In January 2015 Harrison’s creatinine became elevated and the transplant process moved into high gear for the Hume family. Rory and Travis were told their health insurance dictated that Harrison’s kidney transplant would have to be performed in Seattle, San Francisco or Los Angeles because these were considered ‘centers of excellence.’ But Rory and Travis wanted to have the transplant done at Doernbecher Children’s Hospital in Portland, which was about 10 miles from their Beaverton home. They were also told that Doernbecher could not accept their insurance for kidney transplants, and Rory and Travis became increasingly frustrated. A family member did some research and discovered they could request a single case agreement, which meant the family’s healthcare provider and the kidney transplant facility could try to find a solution so Harrison could receive his transplant in Oregon.
Rory works as a Brand Marketing Director for Nike, Inc. and she is an outstanding communicator. Here is the tale of how Harrison came to have his mommy’s kidney … in her words:
“In May 2015 we found out our single case agreement was approved and in June we began Harrison’s testing. In July both Travis and I were tested to see if either of us was a match, and a few weeks later we found out we were both a match to be his kidney donor. Travis is a stay-at-home Dad and after much discussion, we decided I would donate the kidney so Travis could care for Harrison after the surgery. The donor cannot lift anything over 10 pounds for six weeks and 20 pounds for 12 weeks, so it made sense for Travis to take care of Harrison to decrease the amount of time I would be out of work.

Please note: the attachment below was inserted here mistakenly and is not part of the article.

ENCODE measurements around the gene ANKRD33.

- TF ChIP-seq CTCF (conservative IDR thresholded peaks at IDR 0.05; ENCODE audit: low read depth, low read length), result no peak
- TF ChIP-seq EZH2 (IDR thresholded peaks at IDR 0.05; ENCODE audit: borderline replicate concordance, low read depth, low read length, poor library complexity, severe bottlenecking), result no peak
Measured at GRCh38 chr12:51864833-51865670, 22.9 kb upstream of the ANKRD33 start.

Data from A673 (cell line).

Throughout July and August I underwent multiple rounds of blood testing, ultrasounds, CT scans, and more. By the middle of August I was ‘approved’ to be a suitable donor for Harrison’s transplant and the transplant was scheduled for the beginning of September. But a week after being approved, I got food poisoning and was immediately tested again. It turned out I had a virus that was causing elevated levels in my liver. I could not donate my right kidney until the virus was out of my system. Right before the scheduled surgery I was tested again and the virus was still present. No transplant could occur until it was gone so we decided to push the surgery until early November so Harrison would be able to enjoy his favorite holiday, Halloween.